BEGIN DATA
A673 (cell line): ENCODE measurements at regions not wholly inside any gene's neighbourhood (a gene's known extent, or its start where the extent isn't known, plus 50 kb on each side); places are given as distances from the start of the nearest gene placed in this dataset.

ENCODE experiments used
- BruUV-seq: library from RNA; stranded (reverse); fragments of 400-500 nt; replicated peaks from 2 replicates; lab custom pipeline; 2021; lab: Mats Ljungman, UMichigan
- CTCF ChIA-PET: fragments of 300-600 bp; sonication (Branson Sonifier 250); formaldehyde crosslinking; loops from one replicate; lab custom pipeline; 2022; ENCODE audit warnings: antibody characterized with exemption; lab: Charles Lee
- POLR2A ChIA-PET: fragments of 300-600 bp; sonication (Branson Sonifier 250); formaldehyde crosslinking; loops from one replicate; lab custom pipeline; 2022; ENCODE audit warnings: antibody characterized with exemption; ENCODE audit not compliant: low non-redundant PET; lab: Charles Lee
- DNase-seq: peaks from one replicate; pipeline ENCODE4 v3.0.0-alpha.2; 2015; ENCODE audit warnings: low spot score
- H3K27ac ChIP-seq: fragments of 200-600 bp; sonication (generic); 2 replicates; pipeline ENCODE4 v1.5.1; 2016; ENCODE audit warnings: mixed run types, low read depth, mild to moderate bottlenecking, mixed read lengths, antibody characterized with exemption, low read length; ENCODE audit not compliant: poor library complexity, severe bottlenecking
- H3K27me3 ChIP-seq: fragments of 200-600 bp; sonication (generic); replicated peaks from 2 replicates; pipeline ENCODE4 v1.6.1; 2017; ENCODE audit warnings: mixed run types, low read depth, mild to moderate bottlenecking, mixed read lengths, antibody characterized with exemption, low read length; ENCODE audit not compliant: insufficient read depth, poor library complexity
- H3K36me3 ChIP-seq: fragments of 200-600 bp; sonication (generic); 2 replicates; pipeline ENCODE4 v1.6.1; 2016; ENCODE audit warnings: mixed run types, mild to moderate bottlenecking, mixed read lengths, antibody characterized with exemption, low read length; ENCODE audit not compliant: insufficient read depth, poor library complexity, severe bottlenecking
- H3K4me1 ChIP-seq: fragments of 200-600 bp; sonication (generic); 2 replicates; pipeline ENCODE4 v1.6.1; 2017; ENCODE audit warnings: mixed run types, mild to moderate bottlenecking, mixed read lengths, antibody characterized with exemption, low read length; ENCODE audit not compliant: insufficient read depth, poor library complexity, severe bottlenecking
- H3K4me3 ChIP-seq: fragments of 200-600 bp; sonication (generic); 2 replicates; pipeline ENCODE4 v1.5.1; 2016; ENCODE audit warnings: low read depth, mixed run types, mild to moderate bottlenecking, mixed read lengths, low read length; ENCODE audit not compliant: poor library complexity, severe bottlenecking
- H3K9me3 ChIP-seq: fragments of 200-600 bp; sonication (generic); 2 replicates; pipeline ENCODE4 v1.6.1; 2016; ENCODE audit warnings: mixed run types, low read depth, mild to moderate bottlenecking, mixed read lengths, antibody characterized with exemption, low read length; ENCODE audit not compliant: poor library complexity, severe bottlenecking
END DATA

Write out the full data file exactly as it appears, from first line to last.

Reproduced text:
A673 (cell line): ENCODE measurements at regions not wholly inside any gene's neighbourhood (a gene's known extent, or its start where the extent isn't known, plus 50 kb on each side); places are given as distances from the start of the nearest gene placed in this dataset.

ENCODE experiments used
- BruUV-seq: library from RNA; stranded (reverse); fragments of 400-500 nt; replicated peaks from 2 replicates; lab custom pipeline; 2021; lab: Mats Ljungman, UMichigan
- CTCF ChIA-PET: fragments of 300-600 bp; sonication (Branson Sonifier 250); formaldehyde crosslinking; loops from one replicate; lab custom pipeline; 2022; ENCODE audit warnings: antibody characterized with exemption; lab: Charles Lee
- POLR2A ChIA-PET: fragments of 300-600 bp; sonication (Branson Sonifier 250); formaldehyde crosslinking; loops from one replicate; lab custom pipeline; 2022; ENCODE audit warnings: antibody characterized with exemption; ENCODE audit not compliant: low non-redundant PET; lab: Charles Lee
- DNase-seq: peaks from one replicate; pipeline ENCODE4 v3.0.0-alpha.2; 2015; ENCODE audit warnings: low spot score
- H3K27ac ChIP-seq: fragments of 200-600 bp; sonication (generic); 2 replicates; pipeline ENCODE4 v1.5.1; 2016; ENCODE audit warnings: mixed run types, low read depth, mild to moderate bottlenecking, mixed read lengths, antibody characterized with exemption, low read length; ENCODE audit not compliant: poor library complexity, severe bottlenecking
- H3K27me3 ChIP-seq: fragments of 200-600 bp; sonication (generic); replicated peaks from 2 replicates; pipeline ENCODE4 v1.6.1; 2017; ENCODE audit warnings: mixed run types, low read depth, mild to moderate bottlenecking, mixed read lengths, antibody characterized with exemption, low read length; ENCODE audit not compliant: insufficient read depth, poor library complexity
- H3K36me3 ChIP-seq: fragments of 200-600 bp; sonication (generic); 2 replicates; pipeline ENCODE4 v1.6.1; 2016; ENCODE audit warnings: mixed run types, mild to moderate bottlenecking, mixed read lengths, antibody characterized with exemption, low read length; ENCODE audit not compliant: insufficient read depth, poor library complexity, severe bottlenecking
- H3K4me1 ChIP-seq: fragments of 200-600 bp; sonication (generic); 2 replicates; pipeline ENCODE4 v1.6.1; 2017; ENCODE audit warnings: mixed run types, mild to moderate bottlenecking, mixed read lengths, antibody characterized with exemption, low read length; ENCODE audit not compliant: insufficient read depth, poor library complexity, severe bottlenecking
- H3K4me3 ChIP-seq: fragments of 200-600 bp; sonication (generic); 2 replicates; pipeline ENCODE4 v1.5.1; 2016; ENCODE audit warnings: low read depth, mixed run types, mild to moderate bottlenecking, mixed read lengths, low read length; ENCODE audit not compliant: poor library complexity, severe bottlenecking
- H3K9me3 ChIP-seq: fragments of 200-600 bp; sonication (generic); 2 replicates; pipeline ENCODE4 v1.6.1; 2016; ENCODE audit warnings: mixed run types, low read depth, mild to moderate bottlenecking, mixed read lengths, antibody characterized with exemption, low read length; ENCODE audit not compliant: poor library complexity, severe bottlenecking